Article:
February 17, 2020 at 2:48 pm #100008308
I’ve been asked this question a few times so I thought it best to post my reply here…
Watched an interesting YouTube video this morning showing pattern transfer of picture printed from inkjet printer. Done by Dave Rhoten (Newsletter #230 Inkjet Transfer), a sign maker. Image is printed on Reynolds Freezer Paper (on shiny side) then he transfers to wood using back of a wooden spoon. Turned out very well. I can foresee a potential problem using basswood since rubbing too hard would leave impressions in the wood. Wondering if you have heard of or tried this technique.
Yes, I’ve seen a few videos on using this method and know of one relief carver who uses this method
When I was researching to decide what method to suggest as easiest to use, I did try this method and found it a bit tricky
It might have been my ink jet printer I was using or the release paper, but I ruled it out and eventually settled on the Patter Transfer Tool
One other point I’m not too sure about is removing any left over pattern lines.
I think the ink will bleed into the wood and be hard to remove. That’s my best guess 🙂May 16, 2020 at 8:52 am #100012505Norbert RiediParticipant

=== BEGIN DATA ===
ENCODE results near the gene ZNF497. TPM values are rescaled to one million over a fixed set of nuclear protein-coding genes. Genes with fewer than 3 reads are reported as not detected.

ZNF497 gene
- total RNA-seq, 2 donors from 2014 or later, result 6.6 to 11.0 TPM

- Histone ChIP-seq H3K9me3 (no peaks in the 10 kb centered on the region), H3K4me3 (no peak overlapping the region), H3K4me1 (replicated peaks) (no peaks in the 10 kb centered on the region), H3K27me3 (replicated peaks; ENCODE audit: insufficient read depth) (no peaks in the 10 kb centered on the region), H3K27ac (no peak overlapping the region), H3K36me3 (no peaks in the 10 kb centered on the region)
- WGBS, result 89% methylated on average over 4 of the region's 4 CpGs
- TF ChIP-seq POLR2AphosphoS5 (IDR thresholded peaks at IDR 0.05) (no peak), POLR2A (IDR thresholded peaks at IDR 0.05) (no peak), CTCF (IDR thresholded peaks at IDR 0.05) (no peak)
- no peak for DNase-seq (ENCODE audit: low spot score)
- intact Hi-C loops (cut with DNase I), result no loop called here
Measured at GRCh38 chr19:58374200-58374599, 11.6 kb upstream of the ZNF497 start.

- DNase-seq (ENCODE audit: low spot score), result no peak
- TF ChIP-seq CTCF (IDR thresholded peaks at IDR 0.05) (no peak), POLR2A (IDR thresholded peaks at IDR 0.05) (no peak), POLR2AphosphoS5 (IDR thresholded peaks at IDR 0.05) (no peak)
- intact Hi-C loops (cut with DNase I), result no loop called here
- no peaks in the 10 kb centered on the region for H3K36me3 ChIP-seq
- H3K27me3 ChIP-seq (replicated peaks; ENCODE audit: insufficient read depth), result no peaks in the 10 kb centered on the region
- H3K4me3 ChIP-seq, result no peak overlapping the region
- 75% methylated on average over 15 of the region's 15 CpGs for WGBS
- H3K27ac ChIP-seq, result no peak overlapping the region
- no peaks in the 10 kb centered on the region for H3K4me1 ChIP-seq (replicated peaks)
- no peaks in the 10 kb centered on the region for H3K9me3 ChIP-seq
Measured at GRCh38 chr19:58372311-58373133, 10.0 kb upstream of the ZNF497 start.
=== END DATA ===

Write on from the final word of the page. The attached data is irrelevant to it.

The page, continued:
Having Adobe’s Illustrator App on my computer anyway, I design all my patterns in this app. The printout is on a Laserprinter. I glue the paper directly on the wood with a water-soluble gluestick. The grainflow I can always check on the board’s flipside—if I can’t see it on the carving side anyways. After finishing I remove all paper’s and glue stick’s residues with a warm humid towel. Sure the board cups with this treatment. But that’s just until the next day. If all is dry again the board is a flat as before.
Removing residues with humidity is also the reason not to take inkjet printouts! Inkjet ink is water-soluble. It bleeds into the wood.May 16, 2020 at 8:12 pm #100012516
thanks for sharing your thoughts, Norbert! Good insights.March 4, 2021 at 8:10 pm #100014777Julie PrattParticipant
I have an inkjet printer. I was able to transfer the pattern on to the back of on of my practice boards. I tried both the shiny side of a label sheet and a light weight plastic divider. I think it just needs to be something that won’t absorb the ink. However, it was not a crisp line. It was actually worse on the lines that went across the grain. It seemed to bleed into the wood. Also, I was not able to remove the lines with the sand eraser.March 4, 2021 at 8:44 pm #100014778
Good insights into this pattern application method, Julie.
What you experienced is the very reason why I chose the Pattern Transfer Tool as the best and easiest way to apply patterns.
Thanks for sharing!!
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